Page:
It’s been 28 years since American imaginations were swept away by Raiders of the Lost Ark and Indian Jones. 1981, 1984 and 1989 were the years that Spielberg released the Indiana Jones film trilogy. Interesting that the film franchise coincided with the excesses and then economic melt-down of the 1980s, culminating with Black Monday on Oct 17, 1987… and here we are today, amidst economic strife, and a renewed interest in exploration.
Is it a coincidence then that the Hollywood film Amelia Earhart (starring Hilary Swank, Richard Gere, Ewan McGregor) opened last week? The film is timely – right on the cultural pulse – because “exploration” is very sexy and being seen in fashion, TV, décor, toys, books, magazines, etc.
what does this say about culture?
In these times of uncertainty and change it’s natural that society embraces – emulates – the romanticized Hollywood image of the explorer:
- Explorers venture into the unknown: brave, strong, confident, risk-taking curious: the very same qualities found in innovators, inventors and entrepreneurs.
- Explorers embark on expeditions to discover things; many Americans are re-evaluating their lives, on quests to discover meaning and purpose?
- Explorers are resourceful, adaptable and make do, which is echoed in American lifestyles that are scaled back and streamlined in response to the economy.
- Explorers are voyagers on a journey, escaping mundane life; countless TV channels, shows and products are appealing with a “Calgon Take Me Away” claim of escapism.
- Explorers are seeking things, not running away from things: Americans are largely direct, seekers and confronters, not hiders and avoiders.
- Explorers have benefactors who fund their adventures, not unlike the way a Venture Capitalist funds a new business ventures.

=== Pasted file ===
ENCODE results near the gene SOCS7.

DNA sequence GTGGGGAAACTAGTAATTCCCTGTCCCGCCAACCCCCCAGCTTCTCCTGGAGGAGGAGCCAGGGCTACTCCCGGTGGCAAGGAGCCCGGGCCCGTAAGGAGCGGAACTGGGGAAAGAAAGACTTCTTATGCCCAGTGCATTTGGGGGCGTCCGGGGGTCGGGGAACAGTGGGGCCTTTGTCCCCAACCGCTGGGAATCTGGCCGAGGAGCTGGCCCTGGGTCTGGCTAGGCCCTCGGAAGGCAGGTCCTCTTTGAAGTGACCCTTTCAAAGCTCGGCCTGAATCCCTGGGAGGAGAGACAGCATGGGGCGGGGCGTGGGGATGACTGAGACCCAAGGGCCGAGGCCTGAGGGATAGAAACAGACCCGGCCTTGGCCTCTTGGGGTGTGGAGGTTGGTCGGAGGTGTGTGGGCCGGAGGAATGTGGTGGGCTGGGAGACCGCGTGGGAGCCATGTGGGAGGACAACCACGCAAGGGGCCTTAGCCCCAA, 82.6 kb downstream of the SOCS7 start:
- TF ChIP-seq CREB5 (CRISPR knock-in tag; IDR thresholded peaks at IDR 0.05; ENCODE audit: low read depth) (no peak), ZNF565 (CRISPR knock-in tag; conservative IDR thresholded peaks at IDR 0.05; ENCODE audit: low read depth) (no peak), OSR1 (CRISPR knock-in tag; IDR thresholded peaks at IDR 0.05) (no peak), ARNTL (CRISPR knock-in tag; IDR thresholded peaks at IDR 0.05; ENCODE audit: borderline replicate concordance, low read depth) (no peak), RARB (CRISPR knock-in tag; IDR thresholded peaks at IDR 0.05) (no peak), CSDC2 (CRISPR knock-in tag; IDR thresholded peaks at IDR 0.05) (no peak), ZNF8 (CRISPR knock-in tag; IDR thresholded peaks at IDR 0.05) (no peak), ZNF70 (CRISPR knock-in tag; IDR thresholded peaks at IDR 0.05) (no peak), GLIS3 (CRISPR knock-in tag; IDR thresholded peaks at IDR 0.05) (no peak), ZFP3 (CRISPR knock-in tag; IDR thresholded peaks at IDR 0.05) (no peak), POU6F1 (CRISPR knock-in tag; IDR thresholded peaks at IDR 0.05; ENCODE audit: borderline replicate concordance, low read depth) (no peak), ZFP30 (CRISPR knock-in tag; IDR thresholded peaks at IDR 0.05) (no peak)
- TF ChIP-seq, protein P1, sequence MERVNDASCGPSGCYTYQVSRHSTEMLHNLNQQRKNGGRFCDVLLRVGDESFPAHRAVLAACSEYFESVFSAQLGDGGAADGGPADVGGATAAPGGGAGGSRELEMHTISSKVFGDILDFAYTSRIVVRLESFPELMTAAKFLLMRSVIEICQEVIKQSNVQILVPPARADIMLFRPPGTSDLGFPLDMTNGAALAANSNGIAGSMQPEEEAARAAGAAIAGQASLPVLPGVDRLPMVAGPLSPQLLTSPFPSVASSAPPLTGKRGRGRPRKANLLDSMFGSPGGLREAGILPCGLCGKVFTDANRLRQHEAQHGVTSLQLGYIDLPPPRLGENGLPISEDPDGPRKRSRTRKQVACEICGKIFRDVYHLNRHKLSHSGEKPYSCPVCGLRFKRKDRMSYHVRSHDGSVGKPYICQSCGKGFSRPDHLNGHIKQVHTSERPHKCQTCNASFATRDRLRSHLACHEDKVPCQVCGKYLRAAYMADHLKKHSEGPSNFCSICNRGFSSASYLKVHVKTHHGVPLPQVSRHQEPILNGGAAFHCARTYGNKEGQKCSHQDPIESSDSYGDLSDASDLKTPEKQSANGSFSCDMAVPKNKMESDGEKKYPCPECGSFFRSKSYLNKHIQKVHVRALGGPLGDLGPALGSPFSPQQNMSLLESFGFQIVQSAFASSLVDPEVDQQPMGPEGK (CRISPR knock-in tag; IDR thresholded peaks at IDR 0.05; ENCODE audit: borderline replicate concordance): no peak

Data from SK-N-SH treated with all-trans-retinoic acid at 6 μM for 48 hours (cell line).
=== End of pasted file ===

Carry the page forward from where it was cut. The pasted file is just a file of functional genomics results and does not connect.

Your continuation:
- Explorers are often in the pursuit of treasure (King Solomon’s Mines, the Holy Grail): the new Americans dream is winning the lottery.
- Explorers are famous and regardless of their status they travel in the most exclusive social circles, and Americans are obsessed with being discovered and becoming a celebrity.
Marketers and brand-managers can play into the timeless appeal of the explorer by speaking to the explorer in all of us.
What if trend forecasting was as easy as studying the production and script development at Disney or Touchstone? Obviously, Hollywood films reflect our cultural currents (producers gauge when to release a film and when to hold back based on popular sentiment). But does Hollywood INFLUENCE culture more than holding a mirror to culture? I think Hollywood is probably more of an influencer than mirror. We therefore ought be able to predict trends in fashion, literature, entertainment, decor, etc. by simply assessing the Hollywood film pipeline 1-2 years out. By looking at the genre, story lines, periods (for period pieces)… we can anticipate what will be coming into fashion, and for brands, how to navigate the shifting cultural cartography.